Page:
Our human immune system defends the organism against external intruders and foreign substances. We also know it as the body’s own health police.
1. Exercise in the fresh air.
Regular exercise gets the blood circulation going and keeps our mucous membranes moist. However, if there are signs of a cold, it is better not to do any strenuous sport. (If you feel unsecure, please contact your doctor.)
2. Wash your hands
Bacteria and viruses can be transferred while shaking hands or while touching door handles, shopping carts etc. Avoid touching your face with your hands. Wash your hands several times a day with warm water and soap for at least 20 seconds (2x singing Happy Birthday takes about 20 seconds).
3. Take care of your intestinal flora.
The intestine and the immune system are closely related. About 80% of the immune cells are located in the intestinal microbiome. A healthy intestinal flora is extremely important for an effective immune system.
4. Drink enough.
Our mucous membranes in the nasal and pharynx dry out quickly through warm air in closed rooms. Dry mucous membranes weaken the body’s natural barrier for viruses and bacteria. Drink about 2 litres of water or unsweetened tea a day.
5. Avoid alcohol and cigarettes.
Alcohol weakens our immune system. Nicotine weakens the function of certain white blood cells. This makes pathogens easy to enter your body.
The gut is the motor of our life. If it does not run properly, it affects our whole body. Our lifestyle is decisive for how our gut is doing. Today is characterized above all by an oversupply of industrially manufactured food and harmful environmental influences. This makes it difficult to maintain a healthy intestinal flora (microbiome). Numerous authors and scientists such as Giulia Enders in “Gut, The inside story of our body´s most under-rated organ” (Original German title: Darm mit Charme) and Bas Kast with his “The diet compass” (Original German title: Der Ernährungskompass), have dealt with this problem for decades and have developed effective measures to maintain the intestinal flora. Mainly the large intestine, with its many trillions of different microorganisms, is responsible for making the various nutrients and vital substances available to the body from our food. Unfortunately, this process is often disrupted by a wide variety of factors, which on the one hand can lead to poor detoxification of the body and on the other hand to poor absorption of important nutritional components.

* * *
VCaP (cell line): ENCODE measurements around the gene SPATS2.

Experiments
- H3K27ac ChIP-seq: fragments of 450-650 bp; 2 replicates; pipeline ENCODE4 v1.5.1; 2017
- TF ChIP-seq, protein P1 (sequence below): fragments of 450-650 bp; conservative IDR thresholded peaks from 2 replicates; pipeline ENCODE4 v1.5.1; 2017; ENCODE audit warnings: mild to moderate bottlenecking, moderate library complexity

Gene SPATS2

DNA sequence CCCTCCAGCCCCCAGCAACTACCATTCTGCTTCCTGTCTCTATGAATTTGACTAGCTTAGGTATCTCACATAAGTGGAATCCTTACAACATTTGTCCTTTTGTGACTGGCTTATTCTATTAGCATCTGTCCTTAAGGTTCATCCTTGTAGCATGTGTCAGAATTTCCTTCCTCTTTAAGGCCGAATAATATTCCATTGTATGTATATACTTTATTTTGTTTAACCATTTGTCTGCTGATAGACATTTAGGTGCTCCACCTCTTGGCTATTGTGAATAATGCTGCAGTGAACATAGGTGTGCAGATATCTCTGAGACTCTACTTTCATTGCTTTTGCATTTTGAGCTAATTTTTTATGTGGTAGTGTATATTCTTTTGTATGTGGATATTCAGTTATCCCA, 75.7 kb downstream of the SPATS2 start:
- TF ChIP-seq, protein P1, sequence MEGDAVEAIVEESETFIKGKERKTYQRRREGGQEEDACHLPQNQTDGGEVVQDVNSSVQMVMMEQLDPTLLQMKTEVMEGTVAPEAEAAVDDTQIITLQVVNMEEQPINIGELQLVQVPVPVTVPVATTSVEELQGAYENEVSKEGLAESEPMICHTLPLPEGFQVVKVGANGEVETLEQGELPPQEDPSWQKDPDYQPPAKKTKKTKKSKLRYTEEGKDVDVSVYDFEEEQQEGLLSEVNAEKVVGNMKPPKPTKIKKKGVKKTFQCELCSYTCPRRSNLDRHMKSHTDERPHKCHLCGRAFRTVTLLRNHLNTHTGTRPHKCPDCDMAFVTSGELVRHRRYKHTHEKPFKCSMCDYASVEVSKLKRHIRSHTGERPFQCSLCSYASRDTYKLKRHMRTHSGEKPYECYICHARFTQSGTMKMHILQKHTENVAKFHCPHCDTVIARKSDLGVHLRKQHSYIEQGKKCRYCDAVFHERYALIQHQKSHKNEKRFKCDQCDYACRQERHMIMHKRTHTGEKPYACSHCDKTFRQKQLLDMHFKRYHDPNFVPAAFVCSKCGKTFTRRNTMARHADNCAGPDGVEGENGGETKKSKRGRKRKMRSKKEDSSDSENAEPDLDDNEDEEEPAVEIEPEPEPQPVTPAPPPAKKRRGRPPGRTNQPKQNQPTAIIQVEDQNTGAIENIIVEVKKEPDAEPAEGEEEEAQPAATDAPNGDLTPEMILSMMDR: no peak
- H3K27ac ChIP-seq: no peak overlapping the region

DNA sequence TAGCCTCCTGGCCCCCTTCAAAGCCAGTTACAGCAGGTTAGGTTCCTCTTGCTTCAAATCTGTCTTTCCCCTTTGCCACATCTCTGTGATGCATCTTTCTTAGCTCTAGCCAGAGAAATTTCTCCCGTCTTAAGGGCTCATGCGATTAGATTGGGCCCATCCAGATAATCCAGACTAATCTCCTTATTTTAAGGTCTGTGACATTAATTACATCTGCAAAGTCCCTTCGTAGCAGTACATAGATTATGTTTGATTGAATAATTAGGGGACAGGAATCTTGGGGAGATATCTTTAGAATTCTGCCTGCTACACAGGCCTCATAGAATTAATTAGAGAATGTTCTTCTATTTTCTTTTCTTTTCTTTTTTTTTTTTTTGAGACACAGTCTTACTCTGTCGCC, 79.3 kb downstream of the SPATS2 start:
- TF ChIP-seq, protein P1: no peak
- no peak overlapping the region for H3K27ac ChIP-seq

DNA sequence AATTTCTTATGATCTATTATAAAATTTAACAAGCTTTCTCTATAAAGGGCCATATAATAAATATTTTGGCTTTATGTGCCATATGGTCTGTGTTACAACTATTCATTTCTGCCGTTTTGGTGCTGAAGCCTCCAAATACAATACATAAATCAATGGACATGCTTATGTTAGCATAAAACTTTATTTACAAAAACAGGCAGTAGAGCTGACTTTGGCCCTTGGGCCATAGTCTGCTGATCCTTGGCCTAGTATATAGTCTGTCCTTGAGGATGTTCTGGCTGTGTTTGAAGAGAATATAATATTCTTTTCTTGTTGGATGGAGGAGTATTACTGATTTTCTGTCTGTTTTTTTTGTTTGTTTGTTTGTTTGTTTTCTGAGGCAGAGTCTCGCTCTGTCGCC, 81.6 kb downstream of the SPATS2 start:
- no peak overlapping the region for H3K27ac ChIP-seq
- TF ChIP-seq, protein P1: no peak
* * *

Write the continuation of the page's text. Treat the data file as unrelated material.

A diversified menu and the avoidance of permanent stress combined with regular exercise can help to keep the intestinal flora intact.
Taking antibiotics, although necessary, harms the intestinal flora, since it cannot distinguish between good and bad bacteria. Therefore, the good intestinal bacteria will be destroyed together with the bad ones. The way we eat also influences our intestinal flora. The often too low content of fibres, too much animal fats and proteins as well as emulsifiers and preservatives have a negative effect on our intestines. Psychological factors such as stress can also affect our microbiome (intestinal flora). The desired and supportive lactobacilli are rare in this case, so that unwanted intestinal germs can spread much easier.
We need our microbiome for the efficient absorption of vitamins and nutrients from our diet. In addition to that it also helps us filtering out toxins, producing various fatty acids that we cannot absorb from food, and last but not least to cleanse the intestines from fermenting food residues.
The intestinal flora can best cope with all these tasks if it is supplied with as many active intestinal bacteria as possible, such as lactobacilli, enterococci and bifido bacteria, every day.